The history of distance running -
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The history of distance running

Written by RUN:TRACK:RUN 10722
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The history of our sport is a fascinating collection of individual triumphs and worldwide trends. Running has existed for as long as human beings have had legs. It was first identified as a competitive activity in 776 BCE and has been found in historical records across the world.

To understand the sport we enjoy today, we have to learn about the progression of the sport over the years. This includes both the technical aspects of running as well as the social aspects, such as inclusivity of gender, ethnicity, and race in events and the running community.

In this post, we will look at the last 100 years of distance running. Using a decade-by-decade approach, we’ll highlight the superstars of each era, the significant milestones that happened, and the changing trends in training and equipment.


Running as a competitive sport was not new in the 1920s, but we’ll start our exploration with this era. A few iterations of the Olympics had taken place by the start of the decade, and the level of athleticism was strong.

Paavo Nurmi was the big name in the roaring twenties. This Finnish superstar won nine Olympic gold medals and three silvers over the course of three Olympic games (1920 in Antwerp, 1924 in Paris, and 1928 in Amsterdam). He broke 22 official world records and inspired a generation to take up the sport. He is credited with pioneering some of the training methods we still use today, for instance he always trained with a stopwatch in hand to calculate his pace. He believed in training at a steady pace in order to meet the goals he had set for each season.

At the 1924 Paris Olympics, Nurmi led the Finnish team to become known as the “Flying Finns”, due to their significant wins. Nurmi won the 1,500m and 5,000m events. Another Finnish runner named Ville Ritola won the 10,000m as well as the 3,000m steeplechase, and Albin Stenroos won the marathon.


The 1932 Olympics in Los Angeles weren’t great for the Flying Finns from the 1920s. Sweden alleged that Nurmi had received payments for running that caused him to lose his amateur status. This led to a rift between Finland and Sweden in athletics.

The thirties saw Jesse Owens dominating short distances at the 1936 Berlin Olympics, much to the chagrin of Adolf Hitler and his beliefs that people of African descent were inferior.

The science of training started to shift towards interval training during this era. A well-known coach in Germany named Woldemar Gerschler invented a method using the runner’s heart rate data to determine interval splits. This approach changed training significantly. The benefits that were seen from intentionally maxing out a runner’s heart rate and then allowing it to recover became the baseline for performance improvement for decades to come.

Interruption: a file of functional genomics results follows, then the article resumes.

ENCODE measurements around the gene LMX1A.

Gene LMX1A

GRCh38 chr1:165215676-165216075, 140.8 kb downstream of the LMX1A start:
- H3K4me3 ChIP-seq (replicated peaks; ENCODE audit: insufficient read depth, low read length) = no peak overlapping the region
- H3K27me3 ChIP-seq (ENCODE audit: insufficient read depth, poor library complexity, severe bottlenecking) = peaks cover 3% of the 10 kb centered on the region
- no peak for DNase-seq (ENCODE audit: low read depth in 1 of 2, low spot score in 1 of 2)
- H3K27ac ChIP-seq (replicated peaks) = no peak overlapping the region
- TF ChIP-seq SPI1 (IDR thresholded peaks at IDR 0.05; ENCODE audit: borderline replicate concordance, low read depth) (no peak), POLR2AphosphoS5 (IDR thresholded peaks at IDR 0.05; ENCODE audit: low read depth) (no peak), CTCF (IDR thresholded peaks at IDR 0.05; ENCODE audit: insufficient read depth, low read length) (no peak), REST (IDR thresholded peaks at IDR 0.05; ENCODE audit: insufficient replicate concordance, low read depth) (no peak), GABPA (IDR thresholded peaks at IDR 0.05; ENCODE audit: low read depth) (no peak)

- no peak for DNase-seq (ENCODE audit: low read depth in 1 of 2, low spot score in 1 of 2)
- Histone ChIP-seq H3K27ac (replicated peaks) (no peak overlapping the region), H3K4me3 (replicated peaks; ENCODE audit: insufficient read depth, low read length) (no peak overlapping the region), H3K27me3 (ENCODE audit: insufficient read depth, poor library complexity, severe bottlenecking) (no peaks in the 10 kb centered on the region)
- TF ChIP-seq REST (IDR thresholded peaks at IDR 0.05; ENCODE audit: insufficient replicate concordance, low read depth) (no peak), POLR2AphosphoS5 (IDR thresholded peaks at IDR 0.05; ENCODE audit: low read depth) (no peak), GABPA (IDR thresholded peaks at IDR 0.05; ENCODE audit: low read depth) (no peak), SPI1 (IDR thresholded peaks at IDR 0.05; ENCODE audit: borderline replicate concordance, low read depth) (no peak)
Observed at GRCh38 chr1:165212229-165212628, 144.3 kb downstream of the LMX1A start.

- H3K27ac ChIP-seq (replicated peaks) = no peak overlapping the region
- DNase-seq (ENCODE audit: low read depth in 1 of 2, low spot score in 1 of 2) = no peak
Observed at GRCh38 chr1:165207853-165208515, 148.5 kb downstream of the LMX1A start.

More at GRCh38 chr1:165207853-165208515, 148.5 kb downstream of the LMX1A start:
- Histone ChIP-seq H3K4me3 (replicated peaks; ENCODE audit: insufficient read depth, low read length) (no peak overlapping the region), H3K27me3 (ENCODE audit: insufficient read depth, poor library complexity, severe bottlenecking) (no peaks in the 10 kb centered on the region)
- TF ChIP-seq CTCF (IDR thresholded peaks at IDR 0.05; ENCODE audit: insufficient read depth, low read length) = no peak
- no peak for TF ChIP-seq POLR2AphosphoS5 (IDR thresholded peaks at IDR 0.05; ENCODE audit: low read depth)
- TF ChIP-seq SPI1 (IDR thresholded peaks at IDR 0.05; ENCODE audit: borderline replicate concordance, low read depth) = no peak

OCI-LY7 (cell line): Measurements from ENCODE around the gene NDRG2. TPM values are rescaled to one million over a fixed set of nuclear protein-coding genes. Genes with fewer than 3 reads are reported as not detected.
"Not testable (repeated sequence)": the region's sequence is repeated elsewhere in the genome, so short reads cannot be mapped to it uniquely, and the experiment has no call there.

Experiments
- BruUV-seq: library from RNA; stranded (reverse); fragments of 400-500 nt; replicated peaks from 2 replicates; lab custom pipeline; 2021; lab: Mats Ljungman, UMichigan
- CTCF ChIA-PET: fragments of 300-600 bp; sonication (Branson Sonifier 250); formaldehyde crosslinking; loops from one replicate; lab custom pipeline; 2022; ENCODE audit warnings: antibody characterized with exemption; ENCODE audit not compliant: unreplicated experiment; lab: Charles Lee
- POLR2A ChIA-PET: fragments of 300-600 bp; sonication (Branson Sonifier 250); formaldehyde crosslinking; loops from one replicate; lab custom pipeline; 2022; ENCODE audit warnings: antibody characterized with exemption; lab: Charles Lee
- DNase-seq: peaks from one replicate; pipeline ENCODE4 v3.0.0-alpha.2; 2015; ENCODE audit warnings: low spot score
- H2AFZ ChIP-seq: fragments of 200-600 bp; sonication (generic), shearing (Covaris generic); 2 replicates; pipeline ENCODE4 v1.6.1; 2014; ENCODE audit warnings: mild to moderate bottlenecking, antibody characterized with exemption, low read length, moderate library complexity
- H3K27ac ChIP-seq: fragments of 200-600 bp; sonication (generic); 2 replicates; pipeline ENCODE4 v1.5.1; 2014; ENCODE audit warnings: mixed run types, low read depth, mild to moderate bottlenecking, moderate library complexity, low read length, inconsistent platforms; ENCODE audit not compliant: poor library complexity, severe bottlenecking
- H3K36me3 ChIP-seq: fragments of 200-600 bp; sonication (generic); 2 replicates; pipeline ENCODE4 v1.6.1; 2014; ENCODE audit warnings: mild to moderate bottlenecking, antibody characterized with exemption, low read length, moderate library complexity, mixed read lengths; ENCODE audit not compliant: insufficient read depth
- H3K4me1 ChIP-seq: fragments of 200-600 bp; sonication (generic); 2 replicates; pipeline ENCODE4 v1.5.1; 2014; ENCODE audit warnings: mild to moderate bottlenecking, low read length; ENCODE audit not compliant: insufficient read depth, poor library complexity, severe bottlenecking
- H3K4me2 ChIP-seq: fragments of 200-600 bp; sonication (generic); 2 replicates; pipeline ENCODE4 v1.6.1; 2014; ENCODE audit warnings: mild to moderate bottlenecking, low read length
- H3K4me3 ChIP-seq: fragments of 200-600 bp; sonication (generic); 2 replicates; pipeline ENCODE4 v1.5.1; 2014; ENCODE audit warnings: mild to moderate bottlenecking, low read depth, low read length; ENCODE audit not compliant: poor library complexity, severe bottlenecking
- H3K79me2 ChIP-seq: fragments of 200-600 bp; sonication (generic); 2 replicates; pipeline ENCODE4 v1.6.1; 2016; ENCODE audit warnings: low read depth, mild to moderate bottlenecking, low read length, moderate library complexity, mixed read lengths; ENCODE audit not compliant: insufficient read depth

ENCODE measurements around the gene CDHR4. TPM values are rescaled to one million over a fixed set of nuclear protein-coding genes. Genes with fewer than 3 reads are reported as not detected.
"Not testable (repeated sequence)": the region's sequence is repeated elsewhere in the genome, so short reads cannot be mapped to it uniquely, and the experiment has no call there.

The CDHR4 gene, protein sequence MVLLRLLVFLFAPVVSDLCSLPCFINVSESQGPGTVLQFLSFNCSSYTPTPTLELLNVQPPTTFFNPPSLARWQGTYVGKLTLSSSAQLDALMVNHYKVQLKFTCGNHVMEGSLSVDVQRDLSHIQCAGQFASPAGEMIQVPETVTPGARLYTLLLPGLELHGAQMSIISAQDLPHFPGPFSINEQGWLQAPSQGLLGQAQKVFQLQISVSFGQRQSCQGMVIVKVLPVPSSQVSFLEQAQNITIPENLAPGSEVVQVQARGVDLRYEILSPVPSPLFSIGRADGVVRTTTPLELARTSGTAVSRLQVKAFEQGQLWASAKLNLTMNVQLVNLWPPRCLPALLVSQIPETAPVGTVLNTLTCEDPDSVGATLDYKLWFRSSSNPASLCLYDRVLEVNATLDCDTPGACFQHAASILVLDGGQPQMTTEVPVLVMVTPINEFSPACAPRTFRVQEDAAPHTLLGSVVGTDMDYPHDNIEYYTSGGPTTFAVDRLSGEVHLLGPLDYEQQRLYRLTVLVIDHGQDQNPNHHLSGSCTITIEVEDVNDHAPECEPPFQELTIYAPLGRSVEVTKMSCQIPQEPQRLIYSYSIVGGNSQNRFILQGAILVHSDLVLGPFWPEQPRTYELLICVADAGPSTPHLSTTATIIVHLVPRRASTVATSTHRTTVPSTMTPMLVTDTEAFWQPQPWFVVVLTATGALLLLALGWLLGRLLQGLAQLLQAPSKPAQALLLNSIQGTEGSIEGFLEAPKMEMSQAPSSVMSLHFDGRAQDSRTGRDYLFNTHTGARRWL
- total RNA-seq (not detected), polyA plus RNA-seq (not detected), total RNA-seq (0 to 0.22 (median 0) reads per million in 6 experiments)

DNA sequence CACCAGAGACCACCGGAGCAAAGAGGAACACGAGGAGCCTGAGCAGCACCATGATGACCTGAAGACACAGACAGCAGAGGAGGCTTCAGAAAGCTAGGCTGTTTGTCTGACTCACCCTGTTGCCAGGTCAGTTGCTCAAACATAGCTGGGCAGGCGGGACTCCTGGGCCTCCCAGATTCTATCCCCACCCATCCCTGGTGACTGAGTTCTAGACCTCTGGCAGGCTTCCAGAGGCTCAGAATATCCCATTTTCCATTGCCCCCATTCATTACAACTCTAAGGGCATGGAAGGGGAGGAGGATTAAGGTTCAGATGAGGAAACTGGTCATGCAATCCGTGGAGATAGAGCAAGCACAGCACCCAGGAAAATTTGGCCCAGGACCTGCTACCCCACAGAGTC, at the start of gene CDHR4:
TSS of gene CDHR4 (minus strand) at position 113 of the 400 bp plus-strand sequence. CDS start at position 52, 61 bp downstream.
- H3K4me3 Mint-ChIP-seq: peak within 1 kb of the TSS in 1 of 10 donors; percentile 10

Swedish runners emerged as the world elites in the 1940s. Gunder Hägg and Arne Anderson were rivals their entire careers, which pushed them both to greatness. Both runners broke the one-mile record multiple times, progressing it closer and closer to the sub-4 dream. Hägg’s record of 4:01.4 was the record that Roger Bannister broke when he ran the first sub-4 mile in recorded history later in 1954.

World War II marred the elite competition of running during the ’40s. The Olympics of both 1940 and 1944 were canceled due to the war. This meant that crucial prime running years for athletes like Hägg and Anderson, as well as many more, were lost on the world stage.


In the 1950s it was Emil Zátopek from Czechoslovakia that was making headlines. He won three gold medals in the 1952 Helsinki Olympics. The first two were in the 5,000- and 10,000-meter runs. His third was his legendary marathon win, which he decided to run at the last minute. It was the first marathon he had ever run! He remains the only person to have won all three events in one Olympic series.

The biggest milestone in the ‘50s came in 1954 when Roger Bannister broke the sub-4-minute mile in Oxford, England. He only held the record for a few weeks, as it was broken by John Landy shortly thereafter. This became a watershed moment for runners, as hundreds of runners have now broken the sub-4 threshold. The world record for the mile was getting lower and lower but had hovered over the 4-minute mark for almost a decade.

Many point out that the reason the 4-minute mile hovered for so long was because of the war. The time had been repeatedly shortened, most recently by the Swedish duo of Hägg and Anderson, but then got stuck throughout the 1940s. Once the war ended and international competition became more stable, the regular progression of the record resumed.